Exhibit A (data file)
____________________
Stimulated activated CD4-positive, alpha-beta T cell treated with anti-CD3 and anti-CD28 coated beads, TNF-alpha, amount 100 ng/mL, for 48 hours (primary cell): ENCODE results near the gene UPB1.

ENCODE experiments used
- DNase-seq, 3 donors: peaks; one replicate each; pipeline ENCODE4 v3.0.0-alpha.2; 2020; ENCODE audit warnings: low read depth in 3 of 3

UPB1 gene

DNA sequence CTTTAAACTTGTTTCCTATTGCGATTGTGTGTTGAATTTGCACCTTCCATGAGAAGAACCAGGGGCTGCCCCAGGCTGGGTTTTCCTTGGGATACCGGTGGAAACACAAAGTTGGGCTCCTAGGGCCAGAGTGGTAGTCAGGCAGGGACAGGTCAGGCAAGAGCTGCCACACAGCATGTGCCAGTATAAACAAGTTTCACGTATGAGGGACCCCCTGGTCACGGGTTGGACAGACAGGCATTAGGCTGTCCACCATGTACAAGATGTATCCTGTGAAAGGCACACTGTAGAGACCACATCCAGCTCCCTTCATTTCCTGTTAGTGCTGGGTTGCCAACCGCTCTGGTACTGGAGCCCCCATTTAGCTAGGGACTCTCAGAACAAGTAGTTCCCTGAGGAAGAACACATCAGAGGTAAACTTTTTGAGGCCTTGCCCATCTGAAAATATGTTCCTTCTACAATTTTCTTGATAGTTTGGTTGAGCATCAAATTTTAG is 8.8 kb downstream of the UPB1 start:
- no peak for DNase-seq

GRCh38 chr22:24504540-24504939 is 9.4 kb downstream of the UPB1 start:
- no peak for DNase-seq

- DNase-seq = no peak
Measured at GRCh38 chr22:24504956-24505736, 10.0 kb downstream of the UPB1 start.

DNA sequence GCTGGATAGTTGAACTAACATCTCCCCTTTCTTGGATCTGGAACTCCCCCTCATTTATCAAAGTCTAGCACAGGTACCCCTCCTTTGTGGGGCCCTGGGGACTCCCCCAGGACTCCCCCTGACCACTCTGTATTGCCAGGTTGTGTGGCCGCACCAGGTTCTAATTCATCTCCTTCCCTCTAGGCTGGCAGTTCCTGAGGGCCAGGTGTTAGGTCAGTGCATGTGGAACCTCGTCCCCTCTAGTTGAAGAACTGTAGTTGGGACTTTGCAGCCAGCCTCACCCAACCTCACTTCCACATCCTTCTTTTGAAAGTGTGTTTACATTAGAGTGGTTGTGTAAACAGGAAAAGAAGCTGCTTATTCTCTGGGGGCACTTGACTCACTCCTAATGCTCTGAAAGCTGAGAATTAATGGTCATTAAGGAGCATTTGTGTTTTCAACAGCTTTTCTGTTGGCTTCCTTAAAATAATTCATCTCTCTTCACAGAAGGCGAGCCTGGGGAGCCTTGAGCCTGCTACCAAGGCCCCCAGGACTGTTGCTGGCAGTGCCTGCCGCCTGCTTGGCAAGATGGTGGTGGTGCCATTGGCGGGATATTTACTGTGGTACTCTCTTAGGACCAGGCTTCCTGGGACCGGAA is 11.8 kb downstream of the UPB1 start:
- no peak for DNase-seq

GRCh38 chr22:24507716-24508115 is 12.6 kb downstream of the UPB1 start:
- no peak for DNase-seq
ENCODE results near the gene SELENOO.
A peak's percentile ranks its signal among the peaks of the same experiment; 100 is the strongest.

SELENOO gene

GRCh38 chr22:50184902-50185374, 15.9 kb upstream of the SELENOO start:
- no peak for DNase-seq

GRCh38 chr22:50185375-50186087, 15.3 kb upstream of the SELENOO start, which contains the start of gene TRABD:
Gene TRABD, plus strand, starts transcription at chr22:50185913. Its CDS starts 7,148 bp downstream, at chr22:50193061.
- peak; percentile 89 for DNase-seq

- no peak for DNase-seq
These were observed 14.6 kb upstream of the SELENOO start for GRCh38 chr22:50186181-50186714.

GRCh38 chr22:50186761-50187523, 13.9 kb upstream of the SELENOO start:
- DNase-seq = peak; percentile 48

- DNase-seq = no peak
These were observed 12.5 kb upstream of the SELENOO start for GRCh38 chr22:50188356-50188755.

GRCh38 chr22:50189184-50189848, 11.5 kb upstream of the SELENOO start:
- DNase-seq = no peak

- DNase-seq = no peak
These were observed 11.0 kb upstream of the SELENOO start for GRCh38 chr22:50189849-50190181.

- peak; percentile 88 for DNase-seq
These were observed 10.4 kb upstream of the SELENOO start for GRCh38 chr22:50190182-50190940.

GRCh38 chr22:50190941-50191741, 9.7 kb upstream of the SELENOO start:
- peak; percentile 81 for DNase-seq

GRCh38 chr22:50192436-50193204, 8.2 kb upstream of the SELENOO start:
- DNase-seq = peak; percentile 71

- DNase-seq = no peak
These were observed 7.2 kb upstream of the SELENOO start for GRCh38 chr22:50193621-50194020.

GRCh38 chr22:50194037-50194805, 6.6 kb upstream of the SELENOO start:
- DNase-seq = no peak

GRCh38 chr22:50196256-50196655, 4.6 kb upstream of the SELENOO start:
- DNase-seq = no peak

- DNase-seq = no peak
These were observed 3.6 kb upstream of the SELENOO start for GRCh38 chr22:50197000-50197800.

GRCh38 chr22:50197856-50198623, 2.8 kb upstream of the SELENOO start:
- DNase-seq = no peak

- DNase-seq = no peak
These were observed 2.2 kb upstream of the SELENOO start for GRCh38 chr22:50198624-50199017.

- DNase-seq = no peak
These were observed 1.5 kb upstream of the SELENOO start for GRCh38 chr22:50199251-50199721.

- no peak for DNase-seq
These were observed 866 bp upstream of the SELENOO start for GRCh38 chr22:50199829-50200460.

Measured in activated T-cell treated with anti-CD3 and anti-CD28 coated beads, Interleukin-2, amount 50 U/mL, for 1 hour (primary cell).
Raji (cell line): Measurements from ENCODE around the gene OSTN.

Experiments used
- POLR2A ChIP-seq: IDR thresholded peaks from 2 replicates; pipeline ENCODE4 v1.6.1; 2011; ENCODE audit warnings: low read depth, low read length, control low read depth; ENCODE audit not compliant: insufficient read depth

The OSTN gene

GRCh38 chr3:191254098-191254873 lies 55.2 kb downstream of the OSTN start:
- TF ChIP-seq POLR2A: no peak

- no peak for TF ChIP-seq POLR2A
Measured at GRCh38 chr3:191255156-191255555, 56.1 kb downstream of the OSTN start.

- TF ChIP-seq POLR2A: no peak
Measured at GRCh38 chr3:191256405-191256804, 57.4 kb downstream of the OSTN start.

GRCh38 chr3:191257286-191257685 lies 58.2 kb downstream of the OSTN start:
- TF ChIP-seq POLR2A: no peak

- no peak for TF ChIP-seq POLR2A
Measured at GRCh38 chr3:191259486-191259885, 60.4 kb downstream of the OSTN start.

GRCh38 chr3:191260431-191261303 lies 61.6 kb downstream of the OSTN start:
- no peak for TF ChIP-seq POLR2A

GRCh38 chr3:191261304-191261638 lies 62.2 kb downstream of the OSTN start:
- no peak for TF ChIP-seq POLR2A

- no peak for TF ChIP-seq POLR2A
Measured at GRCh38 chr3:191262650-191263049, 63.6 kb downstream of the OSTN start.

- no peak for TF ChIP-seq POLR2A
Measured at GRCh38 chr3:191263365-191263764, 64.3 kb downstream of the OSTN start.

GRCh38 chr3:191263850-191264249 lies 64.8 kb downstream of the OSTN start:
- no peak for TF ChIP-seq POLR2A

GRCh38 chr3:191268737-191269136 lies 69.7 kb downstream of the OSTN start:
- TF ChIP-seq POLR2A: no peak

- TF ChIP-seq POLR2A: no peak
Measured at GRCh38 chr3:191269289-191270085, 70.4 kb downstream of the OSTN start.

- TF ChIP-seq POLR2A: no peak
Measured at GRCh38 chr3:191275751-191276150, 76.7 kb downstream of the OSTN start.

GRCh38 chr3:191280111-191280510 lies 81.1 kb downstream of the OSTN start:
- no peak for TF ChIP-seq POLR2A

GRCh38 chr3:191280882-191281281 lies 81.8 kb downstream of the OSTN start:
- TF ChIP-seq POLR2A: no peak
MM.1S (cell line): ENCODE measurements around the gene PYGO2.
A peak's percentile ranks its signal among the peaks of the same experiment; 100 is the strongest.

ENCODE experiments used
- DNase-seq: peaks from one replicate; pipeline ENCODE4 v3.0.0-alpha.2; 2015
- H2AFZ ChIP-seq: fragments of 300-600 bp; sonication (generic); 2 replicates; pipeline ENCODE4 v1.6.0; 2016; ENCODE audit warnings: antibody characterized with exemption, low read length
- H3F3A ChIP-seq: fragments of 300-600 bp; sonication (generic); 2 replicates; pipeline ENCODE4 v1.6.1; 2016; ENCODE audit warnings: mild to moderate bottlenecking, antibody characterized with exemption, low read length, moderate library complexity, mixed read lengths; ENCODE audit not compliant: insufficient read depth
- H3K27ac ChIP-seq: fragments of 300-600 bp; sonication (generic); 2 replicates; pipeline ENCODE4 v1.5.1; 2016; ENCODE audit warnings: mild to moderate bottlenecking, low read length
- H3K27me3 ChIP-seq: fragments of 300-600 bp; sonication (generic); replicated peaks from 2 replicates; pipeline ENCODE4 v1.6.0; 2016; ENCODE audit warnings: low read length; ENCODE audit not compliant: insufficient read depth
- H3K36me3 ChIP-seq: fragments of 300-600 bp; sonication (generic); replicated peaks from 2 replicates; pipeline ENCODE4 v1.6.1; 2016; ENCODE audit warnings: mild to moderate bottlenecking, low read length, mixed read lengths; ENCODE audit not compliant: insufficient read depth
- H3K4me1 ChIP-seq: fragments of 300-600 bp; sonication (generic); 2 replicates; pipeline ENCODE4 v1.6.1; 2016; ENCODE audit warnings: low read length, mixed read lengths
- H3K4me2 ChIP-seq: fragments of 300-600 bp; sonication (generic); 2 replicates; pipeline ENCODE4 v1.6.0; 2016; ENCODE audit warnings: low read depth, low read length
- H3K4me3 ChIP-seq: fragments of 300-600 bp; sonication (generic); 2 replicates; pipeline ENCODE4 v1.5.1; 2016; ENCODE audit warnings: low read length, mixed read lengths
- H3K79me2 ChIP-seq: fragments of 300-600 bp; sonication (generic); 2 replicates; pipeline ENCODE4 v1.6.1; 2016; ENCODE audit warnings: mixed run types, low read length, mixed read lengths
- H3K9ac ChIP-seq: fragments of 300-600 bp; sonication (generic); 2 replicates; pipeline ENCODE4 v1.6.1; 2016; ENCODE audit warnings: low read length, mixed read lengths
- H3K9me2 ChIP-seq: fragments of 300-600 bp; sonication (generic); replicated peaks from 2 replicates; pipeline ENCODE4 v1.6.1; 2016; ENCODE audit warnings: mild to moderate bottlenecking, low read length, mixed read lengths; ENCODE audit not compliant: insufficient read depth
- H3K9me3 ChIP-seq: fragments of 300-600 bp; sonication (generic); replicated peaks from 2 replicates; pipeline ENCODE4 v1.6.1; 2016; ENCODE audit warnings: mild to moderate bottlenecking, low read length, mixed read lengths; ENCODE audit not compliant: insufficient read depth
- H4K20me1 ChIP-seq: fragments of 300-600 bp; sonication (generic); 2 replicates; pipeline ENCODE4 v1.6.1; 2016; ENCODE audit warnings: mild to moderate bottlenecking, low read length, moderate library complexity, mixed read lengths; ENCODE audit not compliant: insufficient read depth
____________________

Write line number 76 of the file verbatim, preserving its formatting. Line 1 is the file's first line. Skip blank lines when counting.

- no peak for TF ChIP-seq POLR2A